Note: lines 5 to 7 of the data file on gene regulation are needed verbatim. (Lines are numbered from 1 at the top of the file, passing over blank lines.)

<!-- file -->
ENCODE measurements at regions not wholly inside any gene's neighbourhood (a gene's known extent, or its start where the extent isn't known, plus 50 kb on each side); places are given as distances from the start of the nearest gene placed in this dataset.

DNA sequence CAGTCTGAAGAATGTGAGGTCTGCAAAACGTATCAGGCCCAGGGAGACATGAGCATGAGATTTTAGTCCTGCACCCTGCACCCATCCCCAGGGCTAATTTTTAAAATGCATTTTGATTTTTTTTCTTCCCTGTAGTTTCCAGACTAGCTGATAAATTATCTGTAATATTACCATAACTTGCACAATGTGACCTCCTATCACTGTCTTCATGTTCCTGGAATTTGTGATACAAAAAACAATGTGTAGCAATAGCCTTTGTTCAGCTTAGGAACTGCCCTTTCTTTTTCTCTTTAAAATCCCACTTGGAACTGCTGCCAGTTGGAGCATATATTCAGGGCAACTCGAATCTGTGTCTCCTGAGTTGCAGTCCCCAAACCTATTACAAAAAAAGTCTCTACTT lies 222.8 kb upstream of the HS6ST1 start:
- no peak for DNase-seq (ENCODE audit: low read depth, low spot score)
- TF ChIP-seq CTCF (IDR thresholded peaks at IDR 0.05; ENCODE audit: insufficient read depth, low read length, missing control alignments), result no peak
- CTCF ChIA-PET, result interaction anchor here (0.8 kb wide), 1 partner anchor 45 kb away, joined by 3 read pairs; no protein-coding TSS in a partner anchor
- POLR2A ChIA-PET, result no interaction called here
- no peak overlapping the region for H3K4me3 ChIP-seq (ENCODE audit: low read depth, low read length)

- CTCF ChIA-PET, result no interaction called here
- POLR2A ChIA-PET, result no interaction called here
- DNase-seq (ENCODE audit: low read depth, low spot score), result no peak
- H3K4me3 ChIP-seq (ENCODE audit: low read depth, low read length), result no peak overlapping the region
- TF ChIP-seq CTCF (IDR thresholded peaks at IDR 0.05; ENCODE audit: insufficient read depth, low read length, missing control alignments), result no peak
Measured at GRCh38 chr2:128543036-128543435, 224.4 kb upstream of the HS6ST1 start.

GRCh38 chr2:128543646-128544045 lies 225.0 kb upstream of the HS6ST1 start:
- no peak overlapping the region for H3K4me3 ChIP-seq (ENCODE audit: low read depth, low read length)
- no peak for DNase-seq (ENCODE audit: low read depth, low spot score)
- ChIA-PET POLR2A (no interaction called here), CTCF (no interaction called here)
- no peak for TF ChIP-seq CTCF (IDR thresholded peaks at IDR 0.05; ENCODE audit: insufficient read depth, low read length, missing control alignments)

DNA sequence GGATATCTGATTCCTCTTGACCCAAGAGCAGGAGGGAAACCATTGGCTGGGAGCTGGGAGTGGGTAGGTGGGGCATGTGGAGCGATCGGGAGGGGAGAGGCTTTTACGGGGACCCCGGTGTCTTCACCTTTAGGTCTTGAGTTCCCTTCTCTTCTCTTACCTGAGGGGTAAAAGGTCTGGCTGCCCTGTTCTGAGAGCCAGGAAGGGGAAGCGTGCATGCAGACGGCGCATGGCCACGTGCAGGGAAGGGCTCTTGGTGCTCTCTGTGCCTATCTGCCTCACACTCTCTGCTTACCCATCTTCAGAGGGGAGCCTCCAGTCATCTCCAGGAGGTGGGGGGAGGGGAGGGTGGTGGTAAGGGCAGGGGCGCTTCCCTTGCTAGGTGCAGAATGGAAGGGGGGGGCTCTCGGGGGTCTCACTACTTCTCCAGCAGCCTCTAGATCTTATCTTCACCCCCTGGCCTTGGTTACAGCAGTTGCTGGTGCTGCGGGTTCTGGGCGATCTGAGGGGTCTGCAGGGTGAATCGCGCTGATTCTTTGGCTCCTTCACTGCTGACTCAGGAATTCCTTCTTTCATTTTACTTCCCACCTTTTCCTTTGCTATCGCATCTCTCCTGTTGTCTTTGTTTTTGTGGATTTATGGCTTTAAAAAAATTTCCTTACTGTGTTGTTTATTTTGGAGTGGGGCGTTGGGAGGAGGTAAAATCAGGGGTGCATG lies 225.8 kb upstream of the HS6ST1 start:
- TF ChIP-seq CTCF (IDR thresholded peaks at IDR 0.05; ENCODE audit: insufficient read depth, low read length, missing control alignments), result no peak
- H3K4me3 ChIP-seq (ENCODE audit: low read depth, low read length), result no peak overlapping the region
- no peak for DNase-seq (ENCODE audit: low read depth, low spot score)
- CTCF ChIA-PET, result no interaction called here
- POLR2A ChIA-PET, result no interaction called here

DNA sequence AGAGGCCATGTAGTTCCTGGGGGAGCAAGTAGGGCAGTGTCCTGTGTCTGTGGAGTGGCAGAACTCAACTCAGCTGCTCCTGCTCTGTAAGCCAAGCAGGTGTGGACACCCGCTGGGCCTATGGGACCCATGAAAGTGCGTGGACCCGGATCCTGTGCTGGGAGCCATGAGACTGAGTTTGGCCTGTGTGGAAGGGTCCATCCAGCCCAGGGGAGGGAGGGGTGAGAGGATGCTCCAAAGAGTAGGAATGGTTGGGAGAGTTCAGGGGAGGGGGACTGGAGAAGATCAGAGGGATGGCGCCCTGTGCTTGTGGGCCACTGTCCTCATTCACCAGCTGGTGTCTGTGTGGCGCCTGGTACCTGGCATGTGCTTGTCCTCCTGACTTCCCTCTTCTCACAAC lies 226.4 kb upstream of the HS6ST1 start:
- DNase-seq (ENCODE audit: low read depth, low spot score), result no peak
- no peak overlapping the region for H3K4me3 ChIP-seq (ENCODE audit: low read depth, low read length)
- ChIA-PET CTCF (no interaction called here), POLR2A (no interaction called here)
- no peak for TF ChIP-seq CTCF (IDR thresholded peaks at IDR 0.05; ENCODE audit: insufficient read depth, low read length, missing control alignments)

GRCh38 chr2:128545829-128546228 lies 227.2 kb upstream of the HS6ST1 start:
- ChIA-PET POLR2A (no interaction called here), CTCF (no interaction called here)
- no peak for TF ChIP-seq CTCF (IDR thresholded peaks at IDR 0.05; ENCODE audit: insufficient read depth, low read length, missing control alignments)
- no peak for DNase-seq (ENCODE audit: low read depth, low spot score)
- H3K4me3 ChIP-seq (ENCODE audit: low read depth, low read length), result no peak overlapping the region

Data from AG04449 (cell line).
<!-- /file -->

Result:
- CTCF ChIA-PET, result interaction anchor here (0.8 kb wide), 1 partner anchor 45 kb away, joined by 3 read pairs; no protein-coding TSS in a partner anchor
- POLR2A ChIA-PET, result no interaction called here
- no peak overlapping the region for H3K4me3 ChIP-seq (ENCODE audit: low read depth, low read length)